There Are Ways To Treat Anxiety Without Medication. But No, ‘Try Harder’ Is Not One Of Them
This is Ali Madeeh’s fourth article in our series on Mental Health. In this article he explains the non-medication treatments of anxiety. However, ‘use your willpower’ is not one of the ways he suggests to treat it. “Asking a person with a psychiatric illness to ‘try harder’ or ‘convince yourself to get better’ is the same as asking anyone with a medical illness to do the same”, he argues. The previous article on the kinds of anxieties can be read be clicking here.
The treatment of anxiety, whether the person is suffering from terrifying panic attacks or the relentless drum beat of ongoing anxiety, generally falls along two lines. This is similar to treatment for most emotional illnesses. For the sake of simplicity, we may divide treatment into non-medication and medication treatment.
Non-Medication Treatment of Anxiety
This is the underutilised and often misunderstood option in the treatment of emotional or psychiatric illness. By non-medication treatment, we do not mean the lay person’s definition of simply ‘trying harder’ or ‘using your willpower’.
Asking a person with a psychiatric illness to ‘try harder’ or ‘convince yourself to get better’ is the same as asking anyone with a medical illness to do the same. If you would not advise a person with, say, hepatitis or a heart attack to ‘try harder’, why would you say that to a person with anxiety or any mental illness?
By non-medical treatment, we are referring to the kinds of treatment that do not involve the use of medications which many people are, correctly, apprehensive about. Non-medical treatment may also roughly be divided into two categories.
Self-Help for Anxiety
While asking a person with anxiety to simply ‘try harder’ may not make much sense, there are, in fact, things that one can do that can improve the symptoms of anxiety. In cases of mild anxiety, these steps can improve symptoms to the extent that consultation with a mental health professional may not be needed.
Some steps that everyone can take to improve symptoms of anxiety (and enhance their quality of life even if they do not have anxiety) include:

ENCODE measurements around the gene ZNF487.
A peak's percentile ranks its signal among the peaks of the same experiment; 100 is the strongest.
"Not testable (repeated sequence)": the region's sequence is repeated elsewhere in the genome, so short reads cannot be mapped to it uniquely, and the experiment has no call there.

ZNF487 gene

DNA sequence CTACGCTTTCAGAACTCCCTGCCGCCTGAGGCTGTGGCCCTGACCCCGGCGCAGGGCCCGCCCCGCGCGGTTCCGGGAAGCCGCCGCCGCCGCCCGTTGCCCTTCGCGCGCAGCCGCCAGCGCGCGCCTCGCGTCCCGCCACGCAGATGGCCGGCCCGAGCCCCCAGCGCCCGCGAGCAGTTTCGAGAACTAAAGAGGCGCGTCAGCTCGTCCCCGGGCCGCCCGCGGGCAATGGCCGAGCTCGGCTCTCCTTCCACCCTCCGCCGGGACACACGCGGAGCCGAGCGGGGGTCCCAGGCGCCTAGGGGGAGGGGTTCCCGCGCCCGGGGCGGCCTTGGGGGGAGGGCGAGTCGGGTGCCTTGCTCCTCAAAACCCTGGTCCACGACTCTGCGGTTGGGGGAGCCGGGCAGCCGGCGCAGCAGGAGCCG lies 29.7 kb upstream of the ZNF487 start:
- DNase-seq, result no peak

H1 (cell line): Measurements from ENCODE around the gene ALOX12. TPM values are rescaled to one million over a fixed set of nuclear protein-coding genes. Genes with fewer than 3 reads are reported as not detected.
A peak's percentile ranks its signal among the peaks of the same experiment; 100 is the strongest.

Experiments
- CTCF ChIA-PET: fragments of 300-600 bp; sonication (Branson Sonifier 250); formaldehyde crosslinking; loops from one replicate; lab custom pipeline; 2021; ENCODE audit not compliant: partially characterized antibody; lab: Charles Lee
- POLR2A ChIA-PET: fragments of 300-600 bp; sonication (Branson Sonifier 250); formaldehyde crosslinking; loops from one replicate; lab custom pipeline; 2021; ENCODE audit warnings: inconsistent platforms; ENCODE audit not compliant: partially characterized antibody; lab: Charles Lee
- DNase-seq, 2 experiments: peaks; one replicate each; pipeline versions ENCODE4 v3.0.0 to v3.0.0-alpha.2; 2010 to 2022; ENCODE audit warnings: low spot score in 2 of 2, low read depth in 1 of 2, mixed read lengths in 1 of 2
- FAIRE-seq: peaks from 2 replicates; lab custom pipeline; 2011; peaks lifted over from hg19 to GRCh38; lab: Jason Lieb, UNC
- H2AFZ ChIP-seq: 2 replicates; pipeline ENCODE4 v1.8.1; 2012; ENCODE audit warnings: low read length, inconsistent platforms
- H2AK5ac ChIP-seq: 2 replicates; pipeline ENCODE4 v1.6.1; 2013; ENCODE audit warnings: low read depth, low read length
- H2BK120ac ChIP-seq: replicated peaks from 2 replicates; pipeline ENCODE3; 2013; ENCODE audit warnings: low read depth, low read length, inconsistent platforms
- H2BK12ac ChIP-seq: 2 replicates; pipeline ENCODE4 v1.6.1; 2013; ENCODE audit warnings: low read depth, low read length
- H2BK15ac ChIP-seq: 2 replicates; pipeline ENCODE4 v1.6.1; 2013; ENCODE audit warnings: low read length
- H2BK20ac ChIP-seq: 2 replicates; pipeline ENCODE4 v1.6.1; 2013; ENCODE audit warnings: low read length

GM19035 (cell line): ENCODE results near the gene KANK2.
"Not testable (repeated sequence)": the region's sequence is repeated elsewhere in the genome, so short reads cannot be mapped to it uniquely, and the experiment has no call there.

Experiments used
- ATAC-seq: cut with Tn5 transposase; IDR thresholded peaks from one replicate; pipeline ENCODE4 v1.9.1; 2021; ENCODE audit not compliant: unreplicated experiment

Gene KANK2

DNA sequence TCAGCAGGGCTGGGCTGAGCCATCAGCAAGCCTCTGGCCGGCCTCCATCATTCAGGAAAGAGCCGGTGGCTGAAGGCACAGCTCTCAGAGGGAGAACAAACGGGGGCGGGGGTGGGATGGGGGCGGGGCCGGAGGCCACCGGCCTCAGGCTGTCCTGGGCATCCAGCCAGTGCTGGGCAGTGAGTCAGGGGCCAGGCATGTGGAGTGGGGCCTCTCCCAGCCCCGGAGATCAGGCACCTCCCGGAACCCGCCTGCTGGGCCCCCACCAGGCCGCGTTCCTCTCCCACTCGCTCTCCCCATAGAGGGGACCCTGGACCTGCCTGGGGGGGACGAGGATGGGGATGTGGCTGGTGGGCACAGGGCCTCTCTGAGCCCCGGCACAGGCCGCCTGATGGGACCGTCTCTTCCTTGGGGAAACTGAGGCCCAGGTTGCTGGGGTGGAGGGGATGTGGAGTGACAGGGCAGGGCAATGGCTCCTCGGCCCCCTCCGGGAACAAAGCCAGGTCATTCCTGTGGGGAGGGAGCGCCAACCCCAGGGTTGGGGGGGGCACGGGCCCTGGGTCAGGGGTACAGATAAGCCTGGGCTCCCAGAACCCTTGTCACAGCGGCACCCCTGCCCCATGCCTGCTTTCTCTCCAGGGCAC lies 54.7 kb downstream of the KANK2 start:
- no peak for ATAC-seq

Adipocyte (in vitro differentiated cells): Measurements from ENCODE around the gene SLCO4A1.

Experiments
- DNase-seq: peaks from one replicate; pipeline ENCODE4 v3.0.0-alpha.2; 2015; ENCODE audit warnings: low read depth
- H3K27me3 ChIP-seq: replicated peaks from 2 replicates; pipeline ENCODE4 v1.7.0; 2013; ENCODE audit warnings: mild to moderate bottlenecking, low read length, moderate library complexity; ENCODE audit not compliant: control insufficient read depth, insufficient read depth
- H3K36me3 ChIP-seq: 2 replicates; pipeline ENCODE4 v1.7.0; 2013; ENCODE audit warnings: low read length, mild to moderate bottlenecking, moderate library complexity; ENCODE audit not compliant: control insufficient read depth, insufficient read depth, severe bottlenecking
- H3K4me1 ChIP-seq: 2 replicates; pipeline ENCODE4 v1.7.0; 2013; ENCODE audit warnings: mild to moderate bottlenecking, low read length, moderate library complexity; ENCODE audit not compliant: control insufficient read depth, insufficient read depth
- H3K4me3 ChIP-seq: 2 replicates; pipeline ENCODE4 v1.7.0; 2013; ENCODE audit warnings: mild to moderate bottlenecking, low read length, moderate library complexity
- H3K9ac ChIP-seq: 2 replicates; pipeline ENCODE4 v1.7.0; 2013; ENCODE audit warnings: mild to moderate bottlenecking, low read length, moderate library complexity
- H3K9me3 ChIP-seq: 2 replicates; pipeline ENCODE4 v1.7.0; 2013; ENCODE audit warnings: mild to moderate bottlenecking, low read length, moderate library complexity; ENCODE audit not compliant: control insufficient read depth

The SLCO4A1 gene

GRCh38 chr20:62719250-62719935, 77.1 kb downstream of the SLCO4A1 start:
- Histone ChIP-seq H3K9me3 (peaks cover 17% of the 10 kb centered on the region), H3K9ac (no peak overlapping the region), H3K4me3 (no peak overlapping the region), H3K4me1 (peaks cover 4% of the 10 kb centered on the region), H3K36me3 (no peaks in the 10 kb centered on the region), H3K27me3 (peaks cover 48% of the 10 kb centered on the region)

- Getting at least 7-8 hours of uninterrupted sleep a night
Sleep is such an essential component of both mental as well as physical help that it deserves a separate column. Suffice to say that if there is one thing most of us can do to help improve our lives on a day to day basis, it is to get more good quality sleep.
- Eating a healthy diet
This too is a very general piece of advice that can not only improve most mental health conditions but also improve physical health and generally increase energy levels and productivity. What is a healthful diet? A diet that is abundant in as much ‘unprocessed’ food as possible. This means much more fresh fruits and vegetables, salads, lots of water, lean protein and healthy fats (such as those found in nuts). It also means as little as possible of processed foods, minimal or no sugar, less salt and reduced amounts of most fats. Basically, if your food item comes packaged in a foil or plastic wrapper and does not spoil in 2-3 days, it’s not good for you.
- Regular physical exercise; at least 30-45 minutes at a time, at least 4-5 times a week
The type of exercise matters little. Walking, cycling, gym, swimming, even vigorous house work all count. The important thing is to move and do it regularly. Exercise has huge benefits for both your mental and physical health.
- Avoidance of excessive use of alcohol, drugs and other mind-altering substances
Besides these, there are many other things one can do to reduce anxiety. Making time for leisure activities including spending time with family and friends, improving the quality or your relationships (which a professional can also help with), learning how to deal with deadlines and projects in a healthy way, learning and practicing specific activities that reduce anxiety such as meditation, yoga, breathing exercise etc. Nowadays, there is an app for pretty much everything and one can learn basic principles for all of these things and more if one invests the time and energy.
If you are doing all of this and still find it hard to manage anxiety symptoms, it may be time to consult a professional. Your first stop should, if possible, be a psychotherapist, psychologist or counselor. More on that in the next column.
The writer is a psychiatrist practicing in Lahore. He taught and practiced Psychiatry in the United States for 16 years. He tweets @Ali_Madeeh